Former Alabama Gov. Don Siegelman found out Wednesday that he could be spending more than 10 years behind bars for appointing former HealthSouth CEO Richard Scrushy to a state hospital regulatory commission in exchange for a $500,000 Scrushy contribution to Siegelman’s unsuccessful campaign for a state lottery. Scrushy, the federal judge in Montgomery said, could get more than eight years.
This case has gotten a bit of national attention lately because Karl Rove reportedly urged U.S. attorneys in Alabama to pursue Siegelman. But I think a bunch of stories by Eddie Curran in the Mobile Press-Register played a big role, too.
As for the merits of the case, I’m conflicted: If giving money to a political campaign in exchange for getting appointed to government office is a federal offense, then scads of government officials (including most of our ambassadors overseas) belong in jail. But putting Scrushy on a panel whose decisions affected HealthSouth’s business seems pretty dodgy. And a jury did convict the both of them.
The reason I’m blogging about the topic, though, is because it makes me sad that this is Don Siegelman’s moment in the national spotlight. His unsuccessful run for the Democratic nomination for governor in 1990 was the first political campaign I ever covered (I was a reporter for The Birmingham News). He was a frustrating candidate to follow–very good at staying on message, and very simplistic in his message. And that campaign was the beginning of a two-year stint in Montgomery that disabused me of a long-held desire to become a political journalist.
But Siegelman was and is nonetheless a remarkable figure. He was a Catholic kid (Alabama isn’t exactly swarming with Catholics) who rose to the top of the famous/infamous student government “Machine” at the University of Alabama, then ended up marching in anti Vietnam War protests there. While at Georgetown Law he adopted lefty Long Island Congressman Allard Lowenstein, of all people, as his political mentor. He spent some time studying at Oxford. He ran George McGovern’s Alabama campaign in 1972. He married a Jewish woman. He earned a black belt in karate. These are not things known to win a person political points in Alabama (well, maybe the karate was okay).
And yet, somehow or other, Democrat Siegelman was after all that able to persuade the people of an increasingly Republican state to elect him to statewide office (secretary of state, attorney general, lieutenant governor, governor) again and again and again. The guy was, in his own strange and lonely way, a political genius. Presumably he won’t be able to get elected yet again after this. Although in Alabama, you never know.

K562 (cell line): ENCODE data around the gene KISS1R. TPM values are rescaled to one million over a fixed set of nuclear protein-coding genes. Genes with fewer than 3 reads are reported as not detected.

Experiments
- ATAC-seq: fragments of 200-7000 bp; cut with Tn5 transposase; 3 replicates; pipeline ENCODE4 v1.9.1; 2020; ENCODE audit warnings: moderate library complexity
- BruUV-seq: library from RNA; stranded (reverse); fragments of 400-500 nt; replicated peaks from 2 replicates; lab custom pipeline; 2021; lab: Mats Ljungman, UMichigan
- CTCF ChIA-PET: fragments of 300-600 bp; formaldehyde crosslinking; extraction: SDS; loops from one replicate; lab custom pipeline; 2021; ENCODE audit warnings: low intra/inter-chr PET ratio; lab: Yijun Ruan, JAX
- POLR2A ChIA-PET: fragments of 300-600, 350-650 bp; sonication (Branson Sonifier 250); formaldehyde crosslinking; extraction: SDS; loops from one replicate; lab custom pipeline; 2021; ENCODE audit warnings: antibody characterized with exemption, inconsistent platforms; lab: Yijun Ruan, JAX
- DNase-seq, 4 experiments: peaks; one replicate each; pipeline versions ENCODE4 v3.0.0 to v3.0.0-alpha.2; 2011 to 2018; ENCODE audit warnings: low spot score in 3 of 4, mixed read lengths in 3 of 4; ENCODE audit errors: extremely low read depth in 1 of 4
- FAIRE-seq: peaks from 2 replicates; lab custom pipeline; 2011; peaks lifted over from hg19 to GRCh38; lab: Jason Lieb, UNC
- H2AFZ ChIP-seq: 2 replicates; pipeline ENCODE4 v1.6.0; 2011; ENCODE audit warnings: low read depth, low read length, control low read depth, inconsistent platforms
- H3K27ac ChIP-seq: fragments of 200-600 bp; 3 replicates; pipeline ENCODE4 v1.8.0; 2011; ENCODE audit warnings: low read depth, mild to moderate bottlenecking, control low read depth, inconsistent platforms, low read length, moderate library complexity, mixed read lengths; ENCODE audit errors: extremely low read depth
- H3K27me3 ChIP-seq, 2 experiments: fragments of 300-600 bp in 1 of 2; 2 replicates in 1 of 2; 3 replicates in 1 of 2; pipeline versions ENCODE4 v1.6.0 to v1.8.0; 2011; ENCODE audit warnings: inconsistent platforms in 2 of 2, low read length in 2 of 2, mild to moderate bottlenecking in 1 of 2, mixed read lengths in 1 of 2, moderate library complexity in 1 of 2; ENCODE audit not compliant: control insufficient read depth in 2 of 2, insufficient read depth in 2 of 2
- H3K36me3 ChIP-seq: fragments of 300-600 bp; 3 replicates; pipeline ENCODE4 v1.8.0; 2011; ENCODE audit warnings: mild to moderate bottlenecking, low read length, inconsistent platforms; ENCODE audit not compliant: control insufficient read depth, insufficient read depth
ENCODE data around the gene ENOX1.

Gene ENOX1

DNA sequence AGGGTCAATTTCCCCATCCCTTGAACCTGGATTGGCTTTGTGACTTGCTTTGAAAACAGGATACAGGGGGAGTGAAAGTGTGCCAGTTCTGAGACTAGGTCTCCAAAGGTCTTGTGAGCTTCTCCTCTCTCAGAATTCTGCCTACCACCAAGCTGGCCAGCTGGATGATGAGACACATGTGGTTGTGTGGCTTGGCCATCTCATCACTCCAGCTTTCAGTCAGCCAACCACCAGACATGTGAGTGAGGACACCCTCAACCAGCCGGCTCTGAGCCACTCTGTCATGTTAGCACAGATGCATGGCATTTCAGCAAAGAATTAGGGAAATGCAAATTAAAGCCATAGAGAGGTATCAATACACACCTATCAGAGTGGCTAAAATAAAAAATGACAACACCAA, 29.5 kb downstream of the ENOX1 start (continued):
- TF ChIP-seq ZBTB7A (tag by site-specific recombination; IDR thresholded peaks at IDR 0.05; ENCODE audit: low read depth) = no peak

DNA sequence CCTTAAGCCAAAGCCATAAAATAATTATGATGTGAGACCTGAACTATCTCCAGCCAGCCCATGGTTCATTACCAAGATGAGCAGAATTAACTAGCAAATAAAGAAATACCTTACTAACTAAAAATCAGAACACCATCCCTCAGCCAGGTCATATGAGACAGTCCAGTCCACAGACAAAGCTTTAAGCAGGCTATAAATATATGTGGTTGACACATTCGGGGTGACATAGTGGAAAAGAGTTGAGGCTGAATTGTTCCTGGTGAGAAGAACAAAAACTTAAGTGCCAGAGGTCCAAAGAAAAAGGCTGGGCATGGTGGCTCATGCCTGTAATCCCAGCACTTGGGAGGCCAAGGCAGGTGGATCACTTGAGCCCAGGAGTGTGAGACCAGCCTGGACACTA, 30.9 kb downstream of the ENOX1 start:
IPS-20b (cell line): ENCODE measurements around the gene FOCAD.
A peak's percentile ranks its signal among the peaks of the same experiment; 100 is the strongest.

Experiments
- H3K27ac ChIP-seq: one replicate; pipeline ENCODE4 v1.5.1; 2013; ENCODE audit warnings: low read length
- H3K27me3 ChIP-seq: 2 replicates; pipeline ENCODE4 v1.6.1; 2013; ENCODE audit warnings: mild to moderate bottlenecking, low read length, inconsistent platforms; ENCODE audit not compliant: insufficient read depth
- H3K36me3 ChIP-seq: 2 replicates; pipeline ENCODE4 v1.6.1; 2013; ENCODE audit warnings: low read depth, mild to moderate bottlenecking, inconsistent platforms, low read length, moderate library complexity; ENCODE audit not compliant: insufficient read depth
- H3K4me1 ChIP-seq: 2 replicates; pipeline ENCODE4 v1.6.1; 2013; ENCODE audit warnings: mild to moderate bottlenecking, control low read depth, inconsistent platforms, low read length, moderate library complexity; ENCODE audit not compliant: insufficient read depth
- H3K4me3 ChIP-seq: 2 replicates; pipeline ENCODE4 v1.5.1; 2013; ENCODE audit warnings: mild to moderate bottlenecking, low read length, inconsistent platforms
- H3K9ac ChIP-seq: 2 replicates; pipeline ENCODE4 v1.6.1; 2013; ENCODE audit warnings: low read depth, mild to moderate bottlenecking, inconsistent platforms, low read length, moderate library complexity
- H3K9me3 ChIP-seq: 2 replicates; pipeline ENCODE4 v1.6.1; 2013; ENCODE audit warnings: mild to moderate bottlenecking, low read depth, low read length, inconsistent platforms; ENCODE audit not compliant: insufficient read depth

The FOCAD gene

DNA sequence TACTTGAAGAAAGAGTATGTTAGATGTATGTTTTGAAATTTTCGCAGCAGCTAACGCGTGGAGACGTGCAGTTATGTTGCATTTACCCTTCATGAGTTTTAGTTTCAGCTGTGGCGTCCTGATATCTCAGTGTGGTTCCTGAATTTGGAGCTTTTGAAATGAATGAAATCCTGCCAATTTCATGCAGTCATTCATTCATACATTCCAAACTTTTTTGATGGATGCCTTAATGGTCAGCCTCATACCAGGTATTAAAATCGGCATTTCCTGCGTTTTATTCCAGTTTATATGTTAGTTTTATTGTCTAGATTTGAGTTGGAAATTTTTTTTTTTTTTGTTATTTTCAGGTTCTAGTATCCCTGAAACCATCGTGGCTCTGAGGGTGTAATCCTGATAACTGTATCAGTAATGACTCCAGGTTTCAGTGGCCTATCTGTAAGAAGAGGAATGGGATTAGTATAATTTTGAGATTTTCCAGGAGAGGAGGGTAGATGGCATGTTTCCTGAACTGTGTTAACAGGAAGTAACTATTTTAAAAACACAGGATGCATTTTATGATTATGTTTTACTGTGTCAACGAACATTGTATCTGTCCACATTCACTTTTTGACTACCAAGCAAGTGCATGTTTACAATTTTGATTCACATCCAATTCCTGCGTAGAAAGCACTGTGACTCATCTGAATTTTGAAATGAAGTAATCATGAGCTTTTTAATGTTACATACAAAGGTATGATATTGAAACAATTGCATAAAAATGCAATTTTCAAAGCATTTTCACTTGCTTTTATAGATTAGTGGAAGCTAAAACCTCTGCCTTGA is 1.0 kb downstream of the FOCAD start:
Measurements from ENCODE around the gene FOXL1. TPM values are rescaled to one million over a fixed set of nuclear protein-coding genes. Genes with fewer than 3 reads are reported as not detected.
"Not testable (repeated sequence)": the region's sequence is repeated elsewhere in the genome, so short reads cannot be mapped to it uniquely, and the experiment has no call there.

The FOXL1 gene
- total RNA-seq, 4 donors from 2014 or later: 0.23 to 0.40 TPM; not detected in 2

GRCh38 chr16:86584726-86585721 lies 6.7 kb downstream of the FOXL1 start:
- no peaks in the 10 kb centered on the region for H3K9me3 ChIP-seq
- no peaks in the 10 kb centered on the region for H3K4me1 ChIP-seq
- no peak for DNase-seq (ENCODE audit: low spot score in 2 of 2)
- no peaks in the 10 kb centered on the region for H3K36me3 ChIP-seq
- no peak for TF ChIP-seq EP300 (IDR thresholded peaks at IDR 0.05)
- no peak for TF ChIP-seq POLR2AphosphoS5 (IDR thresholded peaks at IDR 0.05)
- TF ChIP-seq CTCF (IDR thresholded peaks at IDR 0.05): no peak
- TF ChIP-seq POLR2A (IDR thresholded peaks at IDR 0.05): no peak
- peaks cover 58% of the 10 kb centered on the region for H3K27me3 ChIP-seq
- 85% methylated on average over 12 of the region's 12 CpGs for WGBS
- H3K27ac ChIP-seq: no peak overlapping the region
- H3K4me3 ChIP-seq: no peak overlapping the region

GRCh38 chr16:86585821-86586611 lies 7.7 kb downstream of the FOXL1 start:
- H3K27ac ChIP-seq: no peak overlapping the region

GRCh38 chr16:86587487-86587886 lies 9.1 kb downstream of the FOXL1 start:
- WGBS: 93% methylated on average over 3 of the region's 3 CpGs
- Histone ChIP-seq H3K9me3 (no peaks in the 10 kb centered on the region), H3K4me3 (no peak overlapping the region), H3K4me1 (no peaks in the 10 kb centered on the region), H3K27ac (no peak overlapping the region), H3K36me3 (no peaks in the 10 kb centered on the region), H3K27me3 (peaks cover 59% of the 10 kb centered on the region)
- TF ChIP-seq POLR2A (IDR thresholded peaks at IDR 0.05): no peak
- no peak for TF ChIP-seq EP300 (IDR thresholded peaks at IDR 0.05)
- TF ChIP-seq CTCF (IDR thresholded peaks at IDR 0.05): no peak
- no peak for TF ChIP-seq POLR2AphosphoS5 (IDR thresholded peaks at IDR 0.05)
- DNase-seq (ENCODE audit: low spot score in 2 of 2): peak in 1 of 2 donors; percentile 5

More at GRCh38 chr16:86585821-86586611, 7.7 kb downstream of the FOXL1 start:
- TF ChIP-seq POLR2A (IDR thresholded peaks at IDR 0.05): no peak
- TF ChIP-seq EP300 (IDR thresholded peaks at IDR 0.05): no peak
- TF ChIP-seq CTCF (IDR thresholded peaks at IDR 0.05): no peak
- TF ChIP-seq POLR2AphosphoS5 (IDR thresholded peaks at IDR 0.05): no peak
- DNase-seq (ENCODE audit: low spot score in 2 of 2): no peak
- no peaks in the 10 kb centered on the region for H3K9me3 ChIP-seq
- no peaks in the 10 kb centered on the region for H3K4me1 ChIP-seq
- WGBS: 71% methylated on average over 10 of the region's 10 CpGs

As for Scrushy, his acquittal on 85 fraud charges in 2005 was, as best I can tell, a travesty. So at least they got him for something this time.
Update: Siegelman got seven years and four months. And the more I think about it, the more that bothers me. This (out-of-date) post by Mark Kleiman (via Matty Yglesias) gets at part of the reason why:
If you had any doubt that the fuss about Libby’s sentence is largely a matter of Washington insiders, political and journalistic, rallying to the defense of one of their own, consider the contrasting silence about the Siegelman case. A highly popular Democratic Governor of Alabama was indicted by a highly political U.S. Attorney’s office, which is now seeking a thirty-year sentence. He was convicted of appointing someone to a state board that the same man had been appointed to by three previous governors, in return for a contribution in support of a referendum campaign. If that’s a crime, then what are we to say about the system of rewarding campaign contributors with plum Ambassadorships?
Siegelman got far less than 30 years. He got less than the sentencing guidelines called for. But sending a politician to jail for seven years for doing something that (a) was pretty much standard practice and (b) did not involve any kind of personal enrichment seems kinda, you know, wrong. And since nobody in the Washington political or media elite is standing up for Don, as a satellite member of the New York media elite I’ll say this for him: He wasn’t in politics to get rich. As far as I could tell, he was mainly in politics to … be in politics. And that ain’t a crime.